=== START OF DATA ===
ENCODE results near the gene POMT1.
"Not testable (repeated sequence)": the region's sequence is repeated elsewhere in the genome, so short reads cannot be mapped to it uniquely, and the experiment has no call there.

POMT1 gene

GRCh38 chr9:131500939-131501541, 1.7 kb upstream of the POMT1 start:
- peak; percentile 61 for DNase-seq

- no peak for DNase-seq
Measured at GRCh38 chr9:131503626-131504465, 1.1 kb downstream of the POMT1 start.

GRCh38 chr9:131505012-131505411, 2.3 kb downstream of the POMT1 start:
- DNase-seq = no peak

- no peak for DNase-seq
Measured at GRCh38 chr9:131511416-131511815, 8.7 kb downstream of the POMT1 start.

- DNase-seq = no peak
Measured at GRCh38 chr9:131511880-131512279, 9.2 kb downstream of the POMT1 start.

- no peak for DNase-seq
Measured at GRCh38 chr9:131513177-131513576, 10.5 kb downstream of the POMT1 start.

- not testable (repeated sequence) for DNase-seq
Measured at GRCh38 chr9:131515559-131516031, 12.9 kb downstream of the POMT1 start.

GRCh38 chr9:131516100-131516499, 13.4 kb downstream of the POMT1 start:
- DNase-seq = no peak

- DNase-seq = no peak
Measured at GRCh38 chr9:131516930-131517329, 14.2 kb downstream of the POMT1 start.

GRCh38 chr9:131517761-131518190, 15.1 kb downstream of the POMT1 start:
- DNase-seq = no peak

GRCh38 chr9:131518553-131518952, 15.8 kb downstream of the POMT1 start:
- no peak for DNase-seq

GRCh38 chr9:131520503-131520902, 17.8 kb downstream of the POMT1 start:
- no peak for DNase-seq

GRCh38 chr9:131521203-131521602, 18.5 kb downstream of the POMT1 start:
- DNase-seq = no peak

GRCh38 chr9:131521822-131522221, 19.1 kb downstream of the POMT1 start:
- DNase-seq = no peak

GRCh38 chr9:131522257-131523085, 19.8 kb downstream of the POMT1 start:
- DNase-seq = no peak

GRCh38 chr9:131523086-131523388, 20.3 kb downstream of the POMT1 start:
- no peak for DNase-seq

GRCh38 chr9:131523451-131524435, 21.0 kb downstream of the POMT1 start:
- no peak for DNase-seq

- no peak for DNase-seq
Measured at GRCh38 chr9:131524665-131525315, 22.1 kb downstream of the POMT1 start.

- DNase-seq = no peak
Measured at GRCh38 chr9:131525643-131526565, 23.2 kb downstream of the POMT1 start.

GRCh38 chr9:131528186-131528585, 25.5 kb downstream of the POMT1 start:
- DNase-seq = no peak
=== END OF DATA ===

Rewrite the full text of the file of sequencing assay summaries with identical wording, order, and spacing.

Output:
ENCODE results near the gene POMT1.
"Not testable (repeated sequence)": the region's sequence is repeated elsewhere in the genome, so short reads cannot be mapped to it uniquely, and the experiment has no call there.

POMT1 gene

GRCh38 chr9:131500939-131501541, 1.7 kb upstream of the POMT1 start:
- peak; percentile 61 for DNase-seq

- no peak for DNase-seq
Measured at GRCh38 chr9:131503626-131504465, 1.1 kb downstream of the POMT1 start.

GRCh38 chr9:131505012-131505411, 2.3 kb downstream of the POMT1 start:
- DNase-seq = no peak

- no peak for DNase-seq
Measured at GRCh38 chr9:131511416-131511815, 8.7 kb downstream of the POMT1 start.

- DNase-seq = no peak
Measured at GRCh38 chr9:131511880-131512279, 9.2 kb downstream of the POMT1 start.

- no peak for DNase-seq
Measured at GRCh38 chr9:131513177-131513576, 10.5 kb downstream of the POMT1 start.

- not testable (repeated sequence) for DNase-seq
Measured at GRCh38 chr9:131515559-131516031, 12.9 kb downstream of the POMT1 start.

GRCh38 chr9:131516100-131516499, 13.4 kb downstream of the POMT1 start:
- DNase-seq = no peak

- DNase-seq = no peak
Measured at GRCh38 chr9:131516930-131517329, 14.2 kb downstream of the POMT1 start.

GRCh38 chr9:131517761-131518190, 15.1 kb downstream of the POMT1 start:
- DNase-seq = no peak

GRCh38 chr9:131518553-131518952, 15.8 kb downstream of the POMT1 start:
- no peak for DNase-seq

GRCh38 chr9:131520503-131520902, 17.8 kb downstream of the POMT1 start:
- no peak for DNase-seq

GRCh38 chr9:131521203-131521602, 18.5 kb downstream of the POMT1 start:
- DNase-seq = no peak

GRCh38 chr9:131521822-131522221, 19.1 kb downstream of the POMT1 start:
- DNase-seq = no peak

GRCh38 chr9:131522257-131523085, 19.8 kb downstream of the POMT1 start:
- DNase-seq = no peak

GRCh38 chr9:131523086-131523388, 20.3 kb downstream of the POMT1 start:
- no peak for DNase-seq

GRCh38 chr9:131523451-131524435, 21.0 kb downstream of the POMT1 start:
- no peak for DNase-seq

- no peak for DNase-seq
Measured at GRCh38 chr9:131524665-131525315, 22.1 kb downstream of the POMT1 start.

- DNase-seq = no peak
Measured at GRCh38 chr9:131525643-131526565, 23.2 kb downstream of the POMT1 start.

GRCh38 chr9:131528186-131528585, 25.5 kb downstream of the POMT1 start:
- DNase-seq = no peak